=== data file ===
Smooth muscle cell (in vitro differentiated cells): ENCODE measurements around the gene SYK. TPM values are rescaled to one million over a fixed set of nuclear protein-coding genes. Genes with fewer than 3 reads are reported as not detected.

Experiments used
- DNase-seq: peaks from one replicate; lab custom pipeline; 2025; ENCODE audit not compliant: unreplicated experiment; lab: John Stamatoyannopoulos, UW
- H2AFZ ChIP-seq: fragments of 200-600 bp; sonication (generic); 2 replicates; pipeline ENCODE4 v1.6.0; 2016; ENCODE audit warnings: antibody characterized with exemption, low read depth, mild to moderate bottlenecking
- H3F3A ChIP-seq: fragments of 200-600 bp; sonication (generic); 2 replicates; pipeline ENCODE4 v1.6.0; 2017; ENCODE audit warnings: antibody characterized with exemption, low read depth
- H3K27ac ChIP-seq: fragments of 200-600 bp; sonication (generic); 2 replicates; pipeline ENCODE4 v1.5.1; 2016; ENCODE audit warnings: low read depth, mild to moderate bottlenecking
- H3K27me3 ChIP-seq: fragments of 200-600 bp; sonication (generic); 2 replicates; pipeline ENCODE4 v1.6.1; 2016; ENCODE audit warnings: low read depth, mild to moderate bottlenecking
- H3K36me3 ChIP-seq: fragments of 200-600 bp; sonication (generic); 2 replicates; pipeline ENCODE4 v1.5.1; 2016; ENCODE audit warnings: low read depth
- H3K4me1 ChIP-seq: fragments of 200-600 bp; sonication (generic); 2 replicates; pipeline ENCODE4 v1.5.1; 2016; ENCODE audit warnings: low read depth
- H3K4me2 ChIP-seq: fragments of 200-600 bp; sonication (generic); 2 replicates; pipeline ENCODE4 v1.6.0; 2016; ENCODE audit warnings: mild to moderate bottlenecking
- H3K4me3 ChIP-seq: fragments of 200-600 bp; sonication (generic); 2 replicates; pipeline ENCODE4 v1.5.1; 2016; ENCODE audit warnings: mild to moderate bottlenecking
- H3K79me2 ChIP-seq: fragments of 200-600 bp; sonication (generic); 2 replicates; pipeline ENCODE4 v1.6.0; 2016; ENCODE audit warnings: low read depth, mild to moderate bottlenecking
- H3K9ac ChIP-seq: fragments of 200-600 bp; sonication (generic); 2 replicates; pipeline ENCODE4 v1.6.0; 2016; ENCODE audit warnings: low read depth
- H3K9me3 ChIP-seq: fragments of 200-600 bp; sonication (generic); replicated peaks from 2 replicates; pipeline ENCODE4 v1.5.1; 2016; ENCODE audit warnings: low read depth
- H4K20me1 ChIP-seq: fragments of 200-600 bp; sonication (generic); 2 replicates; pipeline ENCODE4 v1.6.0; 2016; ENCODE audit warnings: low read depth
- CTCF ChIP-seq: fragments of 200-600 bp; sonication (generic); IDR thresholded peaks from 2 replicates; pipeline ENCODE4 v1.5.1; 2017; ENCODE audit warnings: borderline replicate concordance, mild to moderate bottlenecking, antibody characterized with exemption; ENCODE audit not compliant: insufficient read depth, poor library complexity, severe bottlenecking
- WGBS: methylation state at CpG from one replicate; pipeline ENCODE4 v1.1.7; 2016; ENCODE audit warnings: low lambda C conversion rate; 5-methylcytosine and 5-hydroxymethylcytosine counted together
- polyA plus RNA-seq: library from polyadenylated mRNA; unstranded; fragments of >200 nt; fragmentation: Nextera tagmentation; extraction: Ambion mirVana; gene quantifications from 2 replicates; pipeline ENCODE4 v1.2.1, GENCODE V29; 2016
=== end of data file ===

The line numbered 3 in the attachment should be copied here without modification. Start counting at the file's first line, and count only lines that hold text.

- DNase-seq: peaks from one replicate; lab custom pipeline; 2025; ENCODE audit not compliant: unreplicated experiment; lab: John Stamatoyannopoulos, UW